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I have a jQuery POST function inside of a loop (multiple post calls).
For some reason, jQuery is posting, but not returning all the data until the loop ends and parsing all the results at once.

FOREACH arg_value IN args
{
console.log('Do stuff');

    $.post('https://blah.com/xml.php',
           {arg: arg_value},
           function(xml) {
                $(xml).find('tag').each(function() {
                        console.log('Do more stuff');
                });
           });
}

The output of this is...

Do stuff
Do stuff
Do stuff
Do more stuff
Do more stuff
Do more stuff

It seems like jQuery is caching the result or not executing it until the end.

I'm expecting...

Do stuff
Do more stuff
Do stuff
Do more stuff
Do stuff
Do more stuff

Is there an option to tell jQuery to pause execution until there is a result from the AJAX? It appears to be running asynchronously as usual, but I don't want that in this case.

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4  
I dont think anything is getting cached here. AJAX is an async call, and the Do more stuff happens only when the call finishes and send back a result. While your for each is synchronous and executes lineraly (in a loop) –  ryadavilli Nov 30 '12 at 13:55
    
wont run that way...by the time AJAXsuccess returns, here other code gets executed..its async call.. –  CodeJack Nov 30 '12 at 13:56
1  
This behaves as intended. If you want your ajax calles to fire in a serial manner, look at deferreds to sequence them. –  Halcyon Nov 30 '12 at 13:56
    
Oh man that makes perfect sense. –  PolishHurricane Nov 30 '12 at 13:57
    
Use $.ajax and complete/success/error callbacks. –  KennyPowers Nov 30 '12 at 13:58

4 Answers 4

up vote 3 down vote accepted

A AJAX call is asynchronous. This means your callback:

function(xml) {
    $(xml).find('tag').each(function() {
        console.log('Do more stuff');
    });
}

Only gets executed when the server returns a response.

Meanwhile, your for-each loop will keep running, and logging Do stuff.
Unless you're doing crazy stuff in your loop, the loop will be faster than the server response
Like Jan Dvorak mentioned, Even if you do crazy stuff, the AJAX callbacks will wait for the loop to finish, resulting in Do stuff always appearing before any of the AJAX responses.

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Even if he's doing crazy stuff, the server response will wait for the loop to finish. –  Jan Dvorak Nov 30 '12 at 14:02
    
@JanDvorak: That's good to know, adding the info. –  Cerbrus Nov 30 '12 at 14:05
    
Gave answer to this one because it was the first clear and concise response. Thanks all for the help. –  PolishHurricane Nov 30 '12 at 14:12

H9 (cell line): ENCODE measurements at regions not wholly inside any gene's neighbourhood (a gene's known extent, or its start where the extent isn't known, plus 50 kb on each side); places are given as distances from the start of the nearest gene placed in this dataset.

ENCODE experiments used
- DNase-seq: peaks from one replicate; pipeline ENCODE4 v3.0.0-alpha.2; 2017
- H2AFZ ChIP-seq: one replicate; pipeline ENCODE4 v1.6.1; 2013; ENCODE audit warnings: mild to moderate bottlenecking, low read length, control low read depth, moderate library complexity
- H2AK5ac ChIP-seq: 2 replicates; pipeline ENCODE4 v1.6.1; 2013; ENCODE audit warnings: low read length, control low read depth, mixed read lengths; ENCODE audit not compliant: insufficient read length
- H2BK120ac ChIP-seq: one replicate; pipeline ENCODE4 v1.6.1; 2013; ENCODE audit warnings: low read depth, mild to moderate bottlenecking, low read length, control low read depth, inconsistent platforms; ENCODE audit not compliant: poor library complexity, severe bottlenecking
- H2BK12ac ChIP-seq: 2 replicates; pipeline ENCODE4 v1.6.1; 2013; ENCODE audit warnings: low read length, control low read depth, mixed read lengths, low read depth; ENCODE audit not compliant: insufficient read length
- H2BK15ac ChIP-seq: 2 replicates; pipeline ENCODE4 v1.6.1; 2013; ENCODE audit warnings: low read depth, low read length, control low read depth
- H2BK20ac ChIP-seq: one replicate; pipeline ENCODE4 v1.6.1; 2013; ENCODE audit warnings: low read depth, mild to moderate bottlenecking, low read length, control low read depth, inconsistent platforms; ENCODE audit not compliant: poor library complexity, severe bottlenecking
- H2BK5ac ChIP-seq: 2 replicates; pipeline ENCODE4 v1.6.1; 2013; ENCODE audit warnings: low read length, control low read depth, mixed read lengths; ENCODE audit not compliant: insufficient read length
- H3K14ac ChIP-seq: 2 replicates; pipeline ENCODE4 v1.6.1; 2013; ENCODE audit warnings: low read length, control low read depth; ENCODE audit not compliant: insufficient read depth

Thanks, @PolishHurricane! –  Cerbrus Nov 30 '12 at 14:15
    
@PolishHurricane..so why u down arrowed me then, when he just suggested callback and i wrote callback code for u? –  CodeJack Nov 30 '12 at 14:19

Your ajax call is asyncronous, which means that the ajax call is fired off, then the execution flow of further code continues. It does not wait around for the response. When the response is finally received, the callback is executed.

What you could do is to have your ajax calls all stack up in a queue and as each response is received, fire off the next call in the queue. This would achieve your diesired effect, whereby the next ajax call is not sent until the current one is done.

If you have many calls, this would be much slower than firing them all off as soon as they are needed because browsers can easily handle multiple ajax calls at the same time.

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$.post() is async call...will not work in loops the way u want..To get the way u want..here is the solution..

var i=0;
callbackfunc(i) {
console.log('Do stuff');
$.post('https://blah.com/xml.php',
        {arg: args[i]},
        function(xml) {
            $(xml).find('tag').each(function() {
              //something related to xml data  
            });
             console.log('Do more stuff');
              i++;
              if(i<args.length)callbackfunc(i)
           }
        });
}

take care of variables..may create closures here...

share|improve this answer
    
am passing i in params... –  CodeJack Nov 30 '12 at 14:05
    
it would be easier to pass i+1 as a parameter ;-) –  Jan Dvorak Nov 30 '12 at 14:05
    
hmmm...i can do lot more things :P..but thght lets keep it simple.. –  CodeJack Nov 30 '12 at 14:06

you are asynchronous here, if you want to do that probably the easiest way to achieve this is to use async.js

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